There are a few topics that usually elicit startling hypocrisy from both major political parties, depending on whether or not they hold power. One is judges and filibusters (although the GOP's application of the Reid Rule seems to have ended that debate), another is deficit spending (after applauding President Obama for nearly doubling the national debt over eight years, Democrats have rediscovered this problem, wielding it to oppose a plan to let Americans keep more of their own money), and yet another is good governance 'process.' The party in control tends to prize victory over pristine process, whereas the 'out' party is inclined to portray the majority as underhanded and corrupt. Often, the group doing the complaining has a point -- sausage-making can be a sordid business. In recent months, the Left has raised its collective voice in condemnation of Congressional Republicans' governing adventures on healthcare and tax reform. Some of their concerns about the healthcare process were pretty fair, as that process did not even faintly resemble "regular order," which GOP leaders vowed to reinstate back when they were blasting Democrats' ad hoc governance (which entailed lurching from crisis to crisis and calculatingly refusing to even offer budgets).
Democrats have resurrected similar talking points during the tax debate, leading to nonsense whizzing around the internet about how the Senate bill was passed without any hearings, and without anyone reading the bill. In truth, each house considered tax reform through the normal legislative process -- including days of hearings and full committee 'mark-ups,' in which dozens of amendments were considered and voted on. The bills were then advanced out of committee and onto the floor, where the legislation was debated and considered for final passage. In the Senate, this included a so-called 'vote-a-rama,' an open-ended amendment spree required on budget votes. We shouldn't pretend that the whole process was a thing of beauty, like something straight out of Schoolhouse Rock. For instance, Senate Republican leaders did make eleventh-hour alterations to the bill that were not fully finalized until mere hours before final passage (though it's also worth noting that this was not the final-final bill, which will be the document that emerges from the House/Senate 'conference committee' -- to which no amendments are permitted; just an up-or-down vote). But the floor theatrics from Democrats on Friday suggested the GOP had simply dropped a 400-plus page bill on their heads at the very last second, making it impossible for anyone to actually read it. They also claimed that the final list of amendments (prior to the vote-a-rama, that is) was sprung on them without warning, and had to be leaked to them by lobbyists.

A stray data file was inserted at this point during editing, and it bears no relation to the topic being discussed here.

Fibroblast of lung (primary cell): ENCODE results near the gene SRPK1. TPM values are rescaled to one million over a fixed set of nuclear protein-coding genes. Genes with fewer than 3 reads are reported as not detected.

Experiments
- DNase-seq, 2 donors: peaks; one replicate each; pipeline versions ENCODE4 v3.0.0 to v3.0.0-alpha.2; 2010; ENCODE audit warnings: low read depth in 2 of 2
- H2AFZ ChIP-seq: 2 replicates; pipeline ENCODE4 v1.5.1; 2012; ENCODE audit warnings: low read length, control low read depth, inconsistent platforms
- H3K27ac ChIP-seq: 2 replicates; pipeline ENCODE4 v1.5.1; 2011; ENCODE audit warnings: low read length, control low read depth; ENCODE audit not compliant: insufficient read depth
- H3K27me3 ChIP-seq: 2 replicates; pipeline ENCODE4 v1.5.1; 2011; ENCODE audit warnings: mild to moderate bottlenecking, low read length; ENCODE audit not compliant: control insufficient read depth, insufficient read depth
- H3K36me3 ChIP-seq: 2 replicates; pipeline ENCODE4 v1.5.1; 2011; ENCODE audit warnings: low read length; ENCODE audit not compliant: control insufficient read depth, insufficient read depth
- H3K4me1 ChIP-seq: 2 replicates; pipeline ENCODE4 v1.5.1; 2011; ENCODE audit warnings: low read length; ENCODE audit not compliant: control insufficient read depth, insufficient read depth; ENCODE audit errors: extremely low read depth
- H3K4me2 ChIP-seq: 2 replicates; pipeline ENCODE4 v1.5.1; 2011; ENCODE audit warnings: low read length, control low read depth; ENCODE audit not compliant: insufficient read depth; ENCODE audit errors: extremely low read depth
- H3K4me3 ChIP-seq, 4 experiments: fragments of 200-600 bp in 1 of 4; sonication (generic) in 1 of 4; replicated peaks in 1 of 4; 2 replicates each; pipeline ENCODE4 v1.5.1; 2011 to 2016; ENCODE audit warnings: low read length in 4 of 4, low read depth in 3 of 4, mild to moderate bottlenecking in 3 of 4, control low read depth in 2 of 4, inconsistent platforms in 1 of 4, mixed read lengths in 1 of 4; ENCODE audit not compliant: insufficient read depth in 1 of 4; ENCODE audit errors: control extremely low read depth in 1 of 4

There was some truth to this framing, but not as much as they'd have you believe. In reality, Senate GOP sources remind me (see this timeline) that the vast majority of the bill had been publicly posted online for weeks. And each of the Republican amendments hammered out in order to secure 51 votes was filed formally with the clerk; many were also publicly available for days. What Democrats wanted voters to believe was that a never-before-seen 400-plus page monstrosity was dumped into their laps out of nowhere, then immediately voted upon. The truth is much more mundane: The legislation was reported out of committee, posted online, then altered in a relatively small number of discrete ways, some of which were significant but all of which were pretty straightforward. If Republicans were better at PR, they would have taken the giant pile of pages being waved around by Democrats for dramatic effect, and reduced it down to the small fraction of pages that were actually involved in the late-edition amendments. It would have been a handy, intuitive illustration. Meanwhile, one of the supposed abuses that Democrats latched onto was the appearance of hand-written changes in the margins of the bill. Minority whip Sen. Dick Durbin got a lot of mileage out of that one, both in speeches and on social media:
Yes, Senator, what sort of reckless monster would do such a thing? Oh wait:
One can still argue that this was bad form (I would have preferred to see McConnell offer to let the Democrats stay at work through the weekend to read and read to their hearts' content, but he sided with the old political aphorism, 'when you have the votes, you vote'), but the hyperventilation was hypocritical and misplaced. Republicans' shocking and unprecedented act of legislative malfeasance turned out not to neither terribly shocking, nor remotely unprecedented:
Also, for reference, Dodd-Frank and tax reform were each passed over very similar time horizons, each either strictly or effectively along party lines. I'll leave you with this, from a woman who is truly distinguishing herself among a cluster of blowhards who see themselves as the next president:
If she actually believed any of this, she would be relieved to learn that the Republican bill neither forces anyone to lose their healthcare nor disproportionately benefits the top one percent. But educating the public about the actual substance of the bill wasn't the point, was it?